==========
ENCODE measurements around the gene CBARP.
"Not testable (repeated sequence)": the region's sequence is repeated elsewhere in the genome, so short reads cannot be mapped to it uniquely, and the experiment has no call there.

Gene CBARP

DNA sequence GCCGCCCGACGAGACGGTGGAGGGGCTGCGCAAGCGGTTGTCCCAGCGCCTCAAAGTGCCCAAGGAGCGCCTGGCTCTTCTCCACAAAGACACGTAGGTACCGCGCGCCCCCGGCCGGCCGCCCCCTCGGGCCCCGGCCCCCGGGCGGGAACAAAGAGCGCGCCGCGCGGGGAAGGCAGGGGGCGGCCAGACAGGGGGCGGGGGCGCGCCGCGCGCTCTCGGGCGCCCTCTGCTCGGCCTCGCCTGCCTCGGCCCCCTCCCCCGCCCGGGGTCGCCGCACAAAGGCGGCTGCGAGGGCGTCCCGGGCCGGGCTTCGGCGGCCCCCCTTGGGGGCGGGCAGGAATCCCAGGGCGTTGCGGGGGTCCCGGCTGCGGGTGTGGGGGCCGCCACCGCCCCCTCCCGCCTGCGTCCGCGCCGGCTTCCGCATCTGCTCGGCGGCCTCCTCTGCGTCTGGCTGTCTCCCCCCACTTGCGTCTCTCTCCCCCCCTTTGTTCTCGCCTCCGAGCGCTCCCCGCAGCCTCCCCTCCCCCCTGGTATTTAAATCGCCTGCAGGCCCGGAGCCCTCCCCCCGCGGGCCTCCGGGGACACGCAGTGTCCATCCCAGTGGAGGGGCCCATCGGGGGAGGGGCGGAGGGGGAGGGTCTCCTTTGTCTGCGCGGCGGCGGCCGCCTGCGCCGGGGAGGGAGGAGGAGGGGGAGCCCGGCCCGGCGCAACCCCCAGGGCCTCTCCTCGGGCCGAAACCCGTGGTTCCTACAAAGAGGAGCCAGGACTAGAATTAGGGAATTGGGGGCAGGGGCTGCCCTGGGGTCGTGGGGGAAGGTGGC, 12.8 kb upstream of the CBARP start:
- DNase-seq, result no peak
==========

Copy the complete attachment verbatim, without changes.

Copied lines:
ENCODE measurements around the gene CBARP.
"Not testable (repeated sequence)": the region's sequence is repeated elsewhere in the genome, so short reads cannot be mapped to it uniquely, and the experiment has no call there.

Gene CBARP

DNA sequence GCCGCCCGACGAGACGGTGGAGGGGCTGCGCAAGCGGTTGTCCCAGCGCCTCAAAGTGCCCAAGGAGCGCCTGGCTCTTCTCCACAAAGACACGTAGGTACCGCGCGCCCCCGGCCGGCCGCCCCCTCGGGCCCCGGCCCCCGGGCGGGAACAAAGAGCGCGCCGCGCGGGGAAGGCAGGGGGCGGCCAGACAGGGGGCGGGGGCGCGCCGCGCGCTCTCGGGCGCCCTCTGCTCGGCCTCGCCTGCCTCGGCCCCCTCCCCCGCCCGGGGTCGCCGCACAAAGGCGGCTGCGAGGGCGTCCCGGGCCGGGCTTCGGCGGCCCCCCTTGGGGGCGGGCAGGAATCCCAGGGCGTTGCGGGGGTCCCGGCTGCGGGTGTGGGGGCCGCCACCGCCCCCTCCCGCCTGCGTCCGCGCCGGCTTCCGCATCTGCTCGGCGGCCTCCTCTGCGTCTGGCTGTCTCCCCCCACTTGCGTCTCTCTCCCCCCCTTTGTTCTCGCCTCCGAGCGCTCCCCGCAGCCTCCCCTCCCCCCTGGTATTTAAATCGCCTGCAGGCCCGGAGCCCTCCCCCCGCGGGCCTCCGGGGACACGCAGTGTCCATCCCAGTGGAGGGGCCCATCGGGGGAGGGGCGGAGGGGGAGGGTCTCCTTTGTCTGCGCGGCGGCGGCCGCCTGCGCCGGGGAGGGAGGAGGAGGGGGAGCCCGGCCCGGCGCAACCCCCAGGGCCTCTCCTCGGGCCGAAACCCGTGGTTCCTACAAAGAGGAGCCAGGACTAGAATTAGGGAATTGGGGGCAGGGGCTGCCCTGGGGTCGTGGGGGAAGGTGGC, 12.8 kb upstream of the CBARP start:
- DNase-seq, result no peak